Malcolm M. Sedam
Life Sketch of Malcolm M. Sedam
The late poet, Malcolm M. Sedam, exemplifies the Socratic command implied in the oft-quoted, "The unexamined life is not worth living."
Malcolm M. Sedam served in World War II as a fighter pilot, flying bombing missions in the Pacific theatre. Then he settled down to a life in business and started a family. His war experience served to enervate him, and he began to question the efficacy of devoting his life solely to making money.
Mr. Sedam asked himself, "How many suits can a man wear in one day?" So he decided he had to make his life about more than business and money. He returned to school, and, as William Stafford would say, he revised his life.
Mr. Sedam traded in his life as a successful businessman to become a teacher to make his life more meaningful. He taught American history, English, and creative writing at Centerville Senior High School in Centerville, Indiana, from 1962-1964.
After receiving his M. A. degree from Ball State University, he taught at an extension of Miami University at Middletown, Ohio, until his death in 1976. Miami-Middletown offers a Malcolm M. Sedam English scholarship and awards in creative writing named for the beloved professor, the Malcolm M. Sedam Awards.
But Malcolm Sedam, called Mac by his friends, did not only serve as a teacher; he also wrote poetry and plays. He published three collections of poems: Between Wars, The Man in Motion, and The Eye of the Beholder. His play The Twentieth Mission has been performed at Playhouse in the Park, in Cincinnati, Ohio, and on many college campuses.
"It happened to me"
Mr. Sedam's second collection of poems, The Man in Motion, brings together an eclectic assemblage from the personal "Nostalgia" to the political "For Reasons Unknown." The book was published in 1971 by a small now-defunct Chronicle Press in Franklin, Ohio, but it is a smart, handsome publication, and the poems offer a delightful journey into the life of the man who flew fighter planes in World War II and then later became a teacher and poet.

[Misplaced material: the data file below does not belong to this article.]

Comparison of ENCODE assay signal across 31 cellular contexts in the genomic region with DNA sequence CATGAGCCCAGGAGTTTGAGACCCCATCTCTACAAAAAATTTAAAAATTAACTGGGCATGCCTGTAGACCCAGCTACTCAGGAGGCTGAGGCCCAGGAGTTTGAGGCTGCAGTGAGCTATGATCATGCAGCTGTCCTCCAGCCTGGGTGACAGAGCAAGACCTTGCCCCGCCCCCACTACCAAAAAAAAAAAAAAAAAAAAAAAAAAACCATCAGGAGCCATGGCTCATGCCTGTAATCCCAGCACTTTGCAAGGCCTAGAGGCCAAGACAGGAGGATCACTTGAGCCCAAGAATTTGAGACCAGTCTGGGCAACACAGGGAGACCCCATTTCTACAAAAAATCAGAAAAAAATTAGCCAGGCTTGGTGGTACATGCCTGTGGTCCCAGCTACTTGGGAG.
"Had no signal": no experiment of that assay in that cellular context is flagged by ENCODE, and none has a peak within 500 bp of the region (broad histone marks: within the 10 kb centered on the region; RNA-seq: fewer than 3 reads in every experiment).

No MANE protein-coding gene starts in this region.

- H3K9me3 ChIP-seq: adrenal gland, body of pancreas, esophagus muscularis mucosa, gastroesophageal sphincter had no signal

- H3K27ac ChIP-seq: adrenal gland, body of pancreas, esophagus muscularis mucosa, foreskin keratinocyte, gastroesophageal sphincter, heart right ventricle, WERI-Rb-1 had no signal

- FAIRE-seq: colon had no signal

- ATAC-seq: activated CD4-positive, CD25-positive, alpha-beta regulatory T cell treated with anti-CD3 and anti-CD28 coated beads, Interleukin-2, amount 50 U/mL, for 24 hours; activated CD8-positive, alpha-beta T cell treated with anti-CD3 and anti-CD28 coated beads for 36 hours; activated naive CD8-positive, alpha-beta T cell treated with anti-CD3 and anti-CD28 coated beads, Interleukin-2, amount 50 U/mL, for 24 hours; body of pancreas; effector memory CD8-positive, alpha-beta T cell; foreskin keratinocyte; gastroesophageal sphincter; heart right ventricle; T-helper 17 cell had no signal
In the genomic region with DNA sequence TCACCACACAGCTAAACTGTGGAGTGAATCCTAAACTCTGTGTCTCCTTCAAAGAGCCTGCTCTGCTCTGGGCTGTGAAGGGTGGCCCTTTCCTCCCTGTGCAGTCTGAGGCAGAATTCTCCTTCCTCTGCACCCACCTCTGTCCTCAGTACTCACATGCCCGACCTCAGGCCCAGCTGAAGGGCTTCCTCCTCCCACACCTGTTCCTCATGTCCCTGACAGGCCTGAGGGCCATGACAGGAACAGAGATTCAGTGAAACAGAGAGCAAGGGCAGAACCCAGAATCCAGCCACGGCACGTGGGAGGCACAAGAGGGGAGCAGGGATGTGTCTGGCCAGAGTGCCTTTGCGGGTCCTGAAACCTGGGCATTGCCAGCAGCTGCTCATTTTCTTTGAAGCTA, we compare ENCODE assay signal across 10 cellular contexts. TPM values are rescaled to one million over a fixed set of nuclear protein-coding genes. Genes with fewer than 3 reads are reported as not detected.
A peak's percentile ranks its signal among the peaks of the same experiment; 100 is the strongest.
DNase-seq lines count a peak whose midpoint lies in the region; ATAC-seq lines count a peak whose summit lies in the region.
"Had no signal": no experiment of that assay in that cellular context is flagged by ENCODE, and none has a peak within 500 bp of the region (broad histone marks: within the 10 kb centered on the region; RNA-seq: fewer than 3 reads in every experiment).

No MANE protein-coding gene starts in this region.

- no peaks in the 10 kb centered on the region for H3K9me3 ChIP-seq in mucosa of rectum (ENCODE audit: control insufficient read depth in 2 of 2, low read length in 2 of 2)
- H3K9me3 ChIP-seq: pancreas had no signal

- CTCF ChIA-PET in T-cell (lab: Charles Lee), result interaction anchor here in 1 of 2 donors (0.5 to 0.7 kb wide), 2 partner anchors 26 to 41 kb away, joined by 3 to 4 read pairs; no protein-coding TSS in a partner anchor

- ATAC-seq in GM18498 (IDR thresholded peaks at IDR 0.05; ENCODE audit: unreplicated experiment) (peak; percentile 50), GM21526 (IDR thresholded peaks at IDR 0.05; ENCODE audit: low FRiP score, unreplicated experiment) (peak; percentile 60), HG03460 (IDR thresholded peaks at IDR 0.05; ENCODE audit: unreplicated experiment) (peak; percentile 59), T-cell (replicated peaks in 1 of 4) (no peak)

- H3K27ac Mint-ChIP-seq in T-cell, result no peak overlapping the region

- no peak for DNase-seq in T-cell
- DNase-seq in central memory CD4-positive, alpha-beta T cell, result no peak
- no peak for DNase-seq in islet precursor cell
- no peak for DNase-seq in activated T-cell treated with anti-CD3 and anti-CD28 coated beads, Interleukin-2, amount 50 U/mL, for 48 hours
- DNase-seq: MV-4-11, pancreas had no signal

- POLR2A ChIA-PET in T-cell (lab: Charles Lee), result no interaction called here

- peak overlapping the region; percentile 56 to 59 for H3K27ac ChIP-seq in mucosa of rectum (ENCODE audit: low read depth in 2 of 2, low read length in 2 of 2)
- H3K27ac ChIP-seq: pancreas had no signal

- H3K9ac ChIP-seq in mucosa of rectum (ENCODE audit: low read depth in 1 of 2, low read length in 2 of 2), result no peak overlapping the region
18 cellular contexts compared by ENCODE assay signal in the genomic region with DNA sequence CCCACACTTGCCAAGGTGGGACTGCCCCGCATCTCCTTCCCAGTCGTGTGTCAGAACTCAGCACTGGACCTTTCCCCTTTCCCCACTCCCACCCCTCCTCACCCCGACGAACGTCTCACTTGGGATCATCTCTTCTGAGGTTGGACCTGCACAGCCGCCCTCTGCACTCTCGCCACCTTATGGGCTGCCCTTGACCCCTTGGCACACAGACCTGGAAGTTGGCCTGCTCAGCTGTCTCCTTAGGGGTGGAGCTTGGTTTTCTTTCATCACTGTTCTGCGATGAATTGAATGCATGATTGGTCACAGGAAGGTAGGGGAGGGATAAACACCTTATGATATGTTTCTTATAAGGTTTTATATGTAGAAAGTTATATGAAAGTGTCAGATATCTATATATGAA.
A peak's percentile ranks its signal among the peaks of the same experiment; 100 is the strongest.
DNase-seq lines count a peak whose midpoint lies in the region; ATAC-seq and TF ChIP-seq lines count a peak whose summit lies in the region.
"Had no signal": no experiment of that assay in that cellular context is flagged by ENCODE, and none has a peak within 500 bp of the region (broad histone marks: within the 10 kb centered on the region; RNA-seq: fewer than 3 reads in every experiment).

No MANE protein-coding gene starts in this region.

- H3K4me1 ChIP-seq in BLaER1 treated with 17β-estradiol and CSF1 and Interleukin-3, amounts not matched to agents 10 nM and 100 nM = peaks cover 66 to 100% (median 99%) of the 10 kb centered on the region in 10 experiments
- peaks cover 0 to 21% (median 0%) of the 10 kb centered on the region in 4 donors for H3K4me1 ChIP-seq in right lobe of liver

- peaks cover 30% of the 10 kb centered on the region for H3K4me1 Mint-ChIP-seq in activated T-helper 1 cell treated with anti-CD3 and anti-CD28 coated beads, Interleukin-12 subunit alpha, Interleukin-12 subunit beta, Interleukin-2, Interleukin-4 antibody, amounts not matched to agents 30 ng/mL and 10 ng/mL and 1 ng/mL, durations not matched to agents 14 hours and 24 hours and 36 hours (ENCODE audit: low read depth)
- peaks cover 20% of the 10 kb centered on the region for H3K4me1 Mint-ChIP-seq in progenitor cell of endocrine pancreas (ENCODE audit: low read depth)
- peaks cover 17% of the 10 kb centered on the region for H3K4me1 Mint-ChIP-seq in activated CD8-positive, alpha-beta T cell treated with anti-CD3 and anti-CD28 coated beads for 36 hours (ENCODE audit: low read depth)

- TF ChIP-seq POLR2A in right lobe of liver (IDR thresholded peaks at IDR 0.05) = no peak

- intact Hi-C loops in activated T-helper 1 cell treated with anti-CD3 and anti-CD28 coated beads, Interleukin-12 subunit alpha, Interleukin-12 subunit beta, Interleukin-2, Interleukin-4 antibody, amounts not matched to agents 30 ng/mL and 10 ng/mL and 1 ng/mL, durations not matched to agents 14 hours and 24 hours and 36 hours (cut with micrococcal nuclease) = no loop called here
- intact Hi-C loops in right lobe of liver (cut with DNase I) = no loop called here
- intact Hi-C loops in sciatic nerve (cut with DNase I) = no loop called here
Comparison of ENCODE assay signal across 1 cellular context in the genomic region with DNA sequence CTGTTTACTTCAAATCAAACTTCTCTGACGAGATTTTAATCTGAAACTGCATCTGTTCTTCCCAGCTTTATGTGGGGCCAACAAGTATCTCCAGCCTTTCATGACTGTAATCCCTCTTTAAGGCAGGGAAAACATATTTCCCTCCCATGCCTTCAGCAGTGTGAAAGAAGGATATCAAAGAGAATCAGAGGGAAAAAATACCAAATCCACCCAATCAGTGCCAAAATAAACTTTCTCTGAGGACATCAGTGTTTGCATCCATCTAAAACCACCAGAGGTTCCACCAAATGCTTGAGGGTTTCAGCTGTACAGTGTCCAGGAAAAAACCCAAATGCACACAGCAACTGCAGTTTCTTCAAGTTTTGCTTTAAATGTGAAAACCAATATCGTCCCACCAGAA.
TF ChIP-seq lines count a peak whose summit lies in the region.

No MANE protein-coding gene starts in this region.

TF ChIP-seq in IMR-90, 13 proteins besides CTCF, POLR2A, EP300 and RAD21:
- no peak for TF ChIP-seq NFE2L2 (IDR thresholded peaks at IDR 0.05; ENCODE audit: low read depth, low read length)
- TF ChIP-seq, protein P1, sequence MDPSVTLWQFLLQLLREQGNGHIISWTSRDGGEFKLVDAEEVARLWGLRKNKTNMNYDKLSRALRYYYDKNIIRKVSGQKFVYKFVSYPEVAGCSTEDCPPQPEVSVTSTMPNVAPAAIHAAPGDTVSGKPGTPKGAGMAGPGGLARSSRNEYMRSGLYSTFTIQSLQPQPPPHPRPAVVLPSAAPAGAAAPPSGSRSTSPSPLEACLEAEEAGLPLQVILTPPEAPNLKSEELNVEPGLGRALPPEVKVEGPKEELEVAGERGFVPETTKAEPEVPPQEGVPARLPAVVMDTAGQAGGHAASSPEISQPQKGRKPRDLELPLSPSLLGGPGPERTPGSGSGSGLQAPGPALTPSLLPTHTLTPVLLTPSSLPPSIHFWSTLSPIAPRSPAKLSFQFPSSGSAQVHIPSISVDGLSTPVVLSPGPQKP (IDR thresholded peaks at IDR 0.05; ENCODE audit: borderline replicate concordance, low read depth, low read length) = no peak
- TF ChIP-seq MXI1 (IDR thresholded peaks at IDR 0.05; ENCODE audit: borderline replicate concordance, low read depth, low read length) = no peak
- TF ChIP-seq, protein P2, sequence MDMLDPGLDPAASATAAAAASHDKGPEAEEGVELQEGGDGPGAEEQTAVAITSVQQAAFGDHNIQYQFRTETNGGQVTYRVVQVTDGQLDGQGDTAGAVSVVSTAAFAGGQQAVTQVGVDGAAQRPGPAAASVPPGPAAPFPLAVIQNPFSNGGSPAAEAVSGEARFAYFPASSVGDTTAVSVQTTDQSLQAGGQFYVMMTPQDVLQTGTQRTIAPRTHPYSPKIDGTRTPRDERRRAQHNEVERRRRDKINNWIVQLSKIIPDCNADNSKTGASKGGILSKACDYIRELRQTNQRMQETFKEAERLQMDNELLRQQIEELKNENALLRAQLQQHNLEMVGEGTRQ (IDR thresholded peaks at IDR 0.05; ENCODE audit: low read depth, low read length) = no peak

In the preface, Mr. Sedam claims his poetic experience by stating, "Let me speak for my own poetry that it happened to me that I lived, enjoyed or suffered every scene and that these poems are the essence of these experiences." He was a passionate man, who demanded from himself that he live every moment to the height of its possibility.
Continuing his introduction, Mr. Sedam declares, "Hopefully, for art's sake, the poems will give pleasure and satisfaction both to the critic and the average reader, but in a test of belief, I seek that man, any man (critic or average reader) who values flesh and blood feelings above clever word manipulation." He strove always for the authentic, the genuine, to the best of his ability.
Tribute to Mr. Malcolm M. Sedam
Entering my junior year at Centerville Senior High School in the fall of 1962, I was privileged to study with a teacher, Mr. Malcolm M. Sedam, who employed collegiate pedagogical methods. His teaching style fostered critical thinking in addition to learning the facts about the subject.
The subject was American history. Mr. Sedam had served as a fighter pilot in the Pacific theater in World War II. He attributed his worldview that urged him live each moment to the fullest to his war experience; he wanted to pass that urgency on to students. Thus, he felt that critical thinking was the most important practice that high school students needed.